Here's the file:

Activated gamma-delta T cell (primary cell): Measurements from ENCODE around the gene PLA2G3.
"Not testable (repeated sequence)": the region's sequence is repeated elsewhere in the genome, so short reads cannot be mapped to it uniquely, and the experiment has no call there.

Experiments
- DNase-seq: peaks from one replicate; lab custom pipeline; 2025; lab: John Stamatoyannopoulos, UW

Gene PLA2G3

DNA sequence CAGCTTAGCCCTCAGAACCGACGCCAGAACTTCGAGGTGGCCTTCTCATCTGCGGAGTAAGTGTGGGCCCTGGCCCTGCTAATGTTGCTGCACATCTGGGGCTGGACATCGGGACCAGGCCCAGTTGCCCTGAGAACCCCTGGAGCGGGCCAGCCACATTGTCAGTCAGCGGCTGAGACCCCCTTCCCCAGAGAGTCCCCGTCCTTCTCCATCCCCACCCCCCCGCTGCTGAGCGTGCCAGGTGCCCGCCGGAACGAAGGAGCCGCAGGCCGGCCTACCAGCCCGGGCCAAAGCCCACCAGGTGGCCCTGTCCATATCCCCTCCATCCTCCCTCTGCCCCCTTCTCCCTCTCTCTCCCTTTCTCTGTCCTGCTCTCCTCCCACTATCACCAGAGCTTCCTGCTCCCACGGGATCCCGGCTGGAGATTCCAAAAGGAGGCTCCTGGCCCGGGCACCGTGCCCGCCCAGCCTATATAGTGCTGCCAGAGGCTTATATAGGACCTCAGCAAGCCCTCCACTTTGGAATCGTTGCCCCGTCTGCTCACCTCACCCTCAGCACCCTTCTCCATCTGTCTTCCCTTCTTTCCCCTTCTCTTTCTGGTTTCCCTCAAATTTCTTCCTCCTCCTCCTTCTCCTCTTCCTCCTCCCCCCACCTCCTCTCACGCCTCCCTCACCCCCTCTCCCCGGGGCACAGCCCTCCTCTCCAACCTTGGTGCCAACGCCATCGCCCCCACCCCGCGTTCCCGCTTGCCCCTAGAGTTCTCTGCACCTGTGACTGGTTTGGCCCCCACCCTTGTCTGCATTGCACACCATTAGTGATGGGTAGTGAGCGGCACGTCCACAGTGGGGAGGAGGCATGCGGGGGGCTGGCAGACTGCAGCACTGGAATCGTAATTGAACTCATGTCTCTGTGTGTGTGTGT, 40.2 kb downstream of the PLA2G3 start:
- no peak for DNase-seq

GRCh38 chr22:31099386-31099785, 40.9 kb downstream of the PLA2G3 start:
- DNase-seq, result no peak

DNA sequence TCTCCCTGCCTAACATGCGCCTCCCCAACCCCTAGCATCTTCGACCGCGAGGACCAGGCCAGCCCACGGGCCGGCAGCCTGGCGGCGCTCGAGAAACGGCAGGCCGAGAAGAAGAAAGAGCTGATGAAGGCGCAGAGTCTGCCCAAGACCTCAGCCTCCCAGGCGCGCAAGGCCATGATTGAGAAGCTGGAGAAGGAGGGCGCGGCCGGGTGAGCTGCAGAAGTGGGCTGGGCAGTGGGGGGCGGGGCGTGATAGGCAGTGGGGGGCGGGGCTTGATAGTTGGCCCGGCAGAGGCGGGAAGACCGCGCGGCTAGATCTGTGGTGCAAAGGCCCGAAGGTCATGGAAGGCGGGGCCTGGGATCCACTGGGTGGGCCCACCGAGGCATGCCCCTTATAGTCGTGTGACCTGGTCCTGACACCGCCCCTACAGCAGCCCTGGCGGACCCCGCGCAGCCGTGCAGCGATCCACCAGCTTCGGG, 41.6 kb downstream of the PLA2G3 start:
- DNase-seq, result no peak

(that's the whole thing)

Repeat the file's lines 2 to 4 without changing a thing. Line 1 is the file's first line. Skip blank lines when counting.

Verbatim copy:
"Not testable (repeated sequence)": the region's sequence is repeated elsewhere in the genome, so short reads cannot be mapped to it uniquely, and the experiment has no call there.

Experiments
- DNase-seq: peaks from one replicate; lab custom pipeline; 2025; lab: John Stamatoyannopoulos, UW